Artificial Sweeteners Ain't All They're Cracked up to Be

Andy Peloquin

Personal Training

Fitness, high blood pressure, weight loss, diabetes, heart health, fitness, Trending

 

Sweet N' Low, Splenda, Truvia, Equal: these are names with which we're all very familiar. They're in every restaurant (and most households) and have been marketed for decades as the better choice to replace sugar. But do you have any idea what they're doing to your body?

 

 

A study published in the Canadian Medical Association Journal in mid-2017 details some pretty scary problems resulting from eating artificial sweeteners. Researchers from the Manitoba's George & Fay Yee Centre for Healthcare Innovation delved into the results of 37 studies conducted on more than 400,000 people over the course of 10 years, on average. As they went over the research, they found some terrifying patterns emerging:

 

  • Artificial sweeteners did not encourage weight loss, as previously believed (and marketed). In fact, consumption of artificial sweeteners led to a higher risk of obesity and weight gain.
  • Observational studies discovered a link between consumption of these non-nutritive, artificial sweeteners and diabetes, heart disease, high blood pressure, and a number of other health issues.

 

These sweeteners were originally conceived as being a safe alternative to high-glycemic sugar, but they have become one of the most popular alternatives for people trying to reduce calorie consumption while still eating sugar-rich and sweet foods. However, as this study, and many other similar studies, indicate, artificial sweeteners can be dangerous for your health.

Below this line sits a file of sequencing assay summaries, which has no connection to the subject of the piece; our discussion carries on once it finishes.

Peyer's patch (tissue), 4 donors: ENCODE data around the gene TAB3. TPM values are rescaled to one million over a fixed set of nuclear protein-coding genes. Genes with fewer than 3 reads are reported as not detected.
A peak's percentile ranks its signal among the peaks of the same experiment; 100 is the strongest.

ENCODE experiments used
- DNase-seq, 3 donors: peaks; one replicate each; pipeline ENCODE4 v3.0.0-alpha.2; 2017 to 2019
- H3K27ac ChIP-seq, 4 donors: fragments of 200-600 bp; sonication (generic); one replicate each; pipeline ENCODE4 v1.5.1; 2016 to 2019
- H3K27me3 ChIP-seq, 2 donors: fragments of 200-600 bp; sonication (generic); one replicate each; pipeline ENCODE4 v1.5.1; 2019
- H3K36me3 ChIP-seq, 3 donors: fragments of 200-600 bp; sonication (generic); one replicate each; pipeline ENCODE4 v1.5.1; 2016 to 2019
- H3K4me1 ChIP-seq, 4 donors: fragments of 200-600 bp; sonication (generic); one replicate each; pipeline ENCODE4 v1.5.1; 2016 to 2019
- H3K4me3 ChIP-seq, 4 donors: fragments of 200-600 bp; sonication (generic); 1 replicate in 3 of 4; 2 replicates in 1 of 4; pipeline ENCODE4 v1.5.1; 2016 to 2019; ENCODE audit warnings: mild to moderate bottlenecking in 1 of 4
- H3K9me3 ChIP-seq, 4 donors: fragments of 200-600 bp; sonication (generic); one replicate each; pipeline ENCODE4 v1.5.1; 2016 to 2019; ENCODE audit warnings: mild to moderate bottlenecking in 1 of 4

"Despite the fact that millions of individuals routinely consume artificial sweeteners, relatively few patients have been included in clinical trials of these products," said author Dr. Ryan Zarychanski, Assistant Professor, Rady Faculty of Health Sciences, University of Manitoba. "We found that data from clinical trials do not clearly support the intended benefits of artificial sweeteners for weight management."

 

"Caution is warranted until the long-term health effects of artificial sweeteners are fully characterized," said lead author Dr. Meghan Azad, Assistant Professor, Rady Faculty of Health Sciences, University of Manitoba. Her team at the Children's Hospital Research Institute of Manitoba is undertaking a new study to understand how artificial sweetener consumption by pregnant women may influence weight gain, metabolism and gut bacteria in their infants.

 

"Given the widespread and increasing use of artificial sweeteners, and the current epidemic of obesity and related diseases, more research is needed to determine the long-term risks and benefits of these products," said Azad.

 

Reference:

1. Meghan B. Azad, Ahmed M. Abou-Setta, Bhupendrasinh F. Chauhan, Rasheda Rabbani, Justin Lys, Leslie Copstein, Amrinder Mann, Maya M. Jeyaraman, Ashleigh E. Reid, Michelle Fiander, Dylan S. MacKay, Jon McGavock, Brandy Wicklow, Ryan Zarychanski. "Nonnutritive sweeteners and cardiometabolic health: a systematic review and meta-analysis of randomized controlled trials and prospective cohort studies." Canadian Medical Association Journal, 2017; 189 (28): E929.

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